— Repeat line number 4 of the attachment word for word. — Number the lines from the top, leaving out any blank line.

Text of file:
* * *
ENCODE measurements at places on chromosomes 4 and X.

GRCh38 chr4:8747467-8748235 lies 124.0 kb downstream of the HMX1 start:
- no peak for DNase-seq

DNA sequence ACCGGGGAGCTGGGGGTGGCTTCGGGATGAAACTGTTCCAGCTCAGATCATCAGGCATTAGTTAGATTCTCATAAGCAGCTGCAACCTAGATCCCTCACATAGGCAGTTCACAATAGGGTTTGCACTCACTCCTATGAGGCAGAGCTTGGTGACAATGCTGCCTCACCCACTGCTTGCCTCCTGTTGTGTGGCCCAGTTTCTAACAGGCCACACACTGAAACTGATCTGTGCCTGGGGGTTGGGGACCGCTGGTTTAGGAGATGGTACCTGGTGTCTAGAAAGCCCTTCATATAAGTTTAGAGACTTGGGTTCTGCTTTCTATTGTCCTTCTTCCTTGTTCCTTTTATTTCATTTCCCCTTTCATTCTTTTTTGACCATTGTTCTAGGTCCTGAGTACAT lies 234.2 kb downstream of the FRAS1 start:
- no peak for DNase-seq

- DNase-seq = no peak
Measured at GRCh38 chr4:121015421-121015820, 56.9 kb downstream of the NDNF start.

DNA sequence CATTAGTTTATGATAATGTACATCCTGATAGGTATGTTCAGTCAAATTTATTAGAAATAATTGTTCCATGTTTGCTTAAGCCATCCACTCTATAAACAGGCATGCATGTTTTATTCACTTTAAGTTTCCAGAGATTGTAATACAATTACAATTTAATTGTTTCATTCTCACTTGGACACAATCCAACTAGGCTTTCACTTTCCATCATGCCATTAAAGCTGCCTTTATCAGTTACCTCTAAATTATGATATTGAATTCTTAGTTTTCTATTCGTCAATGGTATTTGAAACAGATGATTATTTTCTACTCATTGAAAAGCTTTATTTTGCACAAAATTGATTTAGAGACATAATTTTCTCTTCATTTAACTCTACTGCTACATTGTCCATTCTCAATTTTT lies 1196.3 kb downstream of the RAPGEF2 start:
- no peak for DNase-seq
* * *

DNA sequence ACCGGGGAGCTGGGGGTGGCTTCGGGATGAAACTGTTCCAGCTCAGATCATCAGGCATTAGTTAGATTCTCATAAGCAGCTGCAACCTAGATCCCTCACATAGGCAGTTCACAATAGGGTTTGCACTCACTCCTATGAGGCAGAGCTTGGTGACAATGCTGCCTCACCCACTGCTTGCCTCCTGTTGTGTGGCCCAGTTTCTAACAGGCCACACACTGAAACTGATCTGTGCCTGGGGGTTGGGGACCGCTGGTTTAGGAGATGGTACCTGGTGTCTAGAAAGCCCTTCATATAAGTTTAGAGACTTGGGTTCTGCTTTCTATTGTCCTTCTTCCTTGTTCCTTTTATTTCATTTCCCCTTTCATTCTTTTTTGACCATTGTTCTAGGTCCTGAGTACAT lies 234.2 kb downstream of the FRAS1 start: